Speaker: Mauro Nonis (CERN) Material: Slides
• 18:35 Access strategy in the accelerator complex and experimental areas 15'
This paper shall review the main features of the new PS Personnel Protection System (PSPSS) as well as the main milestones for its deployment during the Long Shutdown of 2013-2014. Access conditions in the PS, SPS and LHC complexes during this period shall be described as well as the upgrades and improvements that are under preparation.
 Speaker: Rui Nunes (CERN) Material:
• 19:00 RF upgrade program in LHC injectors and LHC machine 20'
The main themes of the presently on-going RF upgrade program are: the LLRF-upgrade for PSB and PS, the study of a tuning-free wide-band system for PSB, the upgrade of the SPS 800 MHz amplifiers and beam controls and the upgrade of the transverse dampers of the LHC. Whilst LHC Splice Consolidation is certainly the top priority for LS1, some necessary RF consolidation and upgrade is necessary to assure the LHC performance for the next 3-year run period. This includes 1) necessary maintenance and consolidation work that could not fit the shorter technical stops during the last years, 2) the upgrade of the SPS 200 MHz system from presently 4 to 6 cavities, which constitutes the present bottle neck for LHC beam current and possibly 3) the replacement of one LHC cavity. On the longer term, the LHC luminosity upgrade requires crab cavities, for which some preparatory work both in SPS Coldex and LHC point 4 must be scheduled during LS1.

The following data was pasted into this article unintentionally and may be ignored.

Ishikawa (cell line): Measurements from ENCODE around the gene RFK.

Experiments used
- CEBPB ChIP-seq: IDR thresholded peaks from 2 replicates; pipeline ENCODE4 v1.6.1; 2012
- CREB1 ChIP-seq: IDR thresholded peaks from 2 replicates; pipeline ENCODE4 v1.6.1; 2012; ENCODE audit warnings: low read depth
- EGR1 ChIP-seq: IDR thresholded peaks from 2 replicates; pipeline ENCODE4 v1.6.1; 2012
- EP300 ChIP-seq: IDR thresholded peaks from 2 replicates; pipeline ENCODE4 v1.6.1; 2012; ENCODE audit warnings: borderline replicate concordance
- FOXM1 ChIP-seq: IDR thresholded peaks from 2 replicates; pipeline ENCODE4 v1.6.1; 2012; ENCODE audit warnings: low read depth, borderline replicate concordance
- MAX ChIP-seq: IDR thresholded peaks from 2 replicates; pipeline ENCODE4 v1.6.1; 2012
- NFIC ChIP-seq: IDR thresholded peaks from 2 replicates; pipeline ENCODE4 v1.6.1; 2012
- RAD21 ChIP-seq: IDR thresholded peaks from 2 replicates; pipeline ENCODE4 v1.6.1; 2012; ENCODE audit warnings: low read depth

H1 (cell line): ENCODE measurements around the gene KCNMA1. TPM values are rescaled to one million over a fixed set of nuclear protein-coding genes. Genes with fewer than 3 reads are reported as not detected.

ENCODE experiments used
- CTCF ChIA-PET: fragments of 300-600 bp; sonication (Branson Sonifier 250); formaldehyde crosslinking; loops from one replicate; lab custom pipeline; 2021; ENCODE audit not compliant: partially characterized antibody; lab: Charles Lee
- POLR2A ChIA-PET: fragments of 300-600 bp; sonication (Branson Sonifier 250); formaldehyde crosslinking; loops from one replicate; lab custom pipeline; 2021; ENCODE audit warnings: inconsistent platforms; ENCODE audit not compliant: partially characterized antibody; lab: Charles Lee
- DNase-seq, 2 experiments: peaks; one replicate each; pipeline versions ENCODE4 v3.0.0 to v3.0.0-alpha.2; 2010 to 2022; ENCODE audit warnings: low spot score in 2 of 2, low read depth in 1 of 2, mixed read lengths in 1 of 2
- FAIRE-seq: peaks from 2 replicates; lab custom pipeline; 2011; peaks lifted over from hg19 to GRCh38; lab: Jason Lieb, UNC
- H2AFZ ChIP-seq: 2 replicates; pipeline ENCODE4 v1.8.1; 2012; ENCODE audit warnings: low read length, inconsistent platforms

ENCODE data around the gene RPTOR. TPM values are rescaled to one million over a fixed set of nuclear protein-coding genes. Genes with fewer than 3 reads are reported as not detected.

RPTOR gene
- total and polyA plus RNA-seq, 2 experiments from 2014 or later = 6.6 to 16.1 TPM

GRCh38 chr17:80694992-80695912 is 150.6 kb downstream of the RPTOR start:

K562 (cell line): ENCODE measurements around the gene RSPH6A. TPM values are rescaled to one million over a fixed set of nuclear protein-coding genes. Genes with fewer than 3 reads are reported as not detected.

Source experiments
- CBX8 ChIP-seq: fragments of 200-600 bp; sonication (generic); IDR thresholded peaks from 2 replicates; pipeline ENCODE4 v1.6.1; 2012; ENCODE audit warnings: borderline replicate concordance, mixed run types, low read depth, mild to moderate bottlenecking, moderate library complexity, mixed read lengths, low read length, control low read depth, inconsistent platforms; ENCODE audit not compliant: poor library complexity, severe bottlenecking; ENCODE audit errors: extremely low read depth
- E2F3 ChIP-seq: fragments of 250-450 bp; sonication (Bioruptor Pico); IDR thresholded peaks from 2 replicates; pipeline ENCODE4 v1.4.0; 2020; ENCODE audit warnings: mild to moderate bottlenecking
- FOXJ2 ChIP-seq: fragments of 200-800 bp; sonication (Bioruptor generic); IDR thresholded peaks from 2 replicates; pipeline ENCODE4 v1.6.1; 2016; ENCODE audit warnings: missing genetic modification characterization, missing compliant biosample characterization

Speaker: Erk Jensen (CERN) Material:
• 19:30 What is the maximum reasonable energy? 20'
In 2008 all the LHC main dipole circuits were trained to 5 TeV, two sectors to 6 TeV, and one sector was pushed up to 6.6 TeV. In the 5-6 TeV range, a few quenches were needed to retrain the LHC dipoles, and none for the quadrupoles. On the other hand, in the 6-7 TeV range a larger than expected number of quenches was observed in the main dipoles. Using this limited set of data, tentative estimates were given to guess the number of quenches needed to reach nominal energy.  After three years, the only additional experimental data are the retraining of the magnets individually tested at SM18, either coming from the spares or from the 3-4 sector.  After presenting this additional information, we will consider the different scenarios that can be envisaged to train the LHC main magnets after the Long Shut-down 1, the expected energy, the impact on the commissioning time and the associated risk.
 Speaker: Ezio Todesco (CERN) Material:
• Thursday, 9 February 2012
• 08:30 - 12:30 S07 - After LS1  Conveners: Rudiger Schmidt (Chair), Mirko Pojer (Scientific Secretary)
• 08:30 Performance potential of the injectors after LS1 20'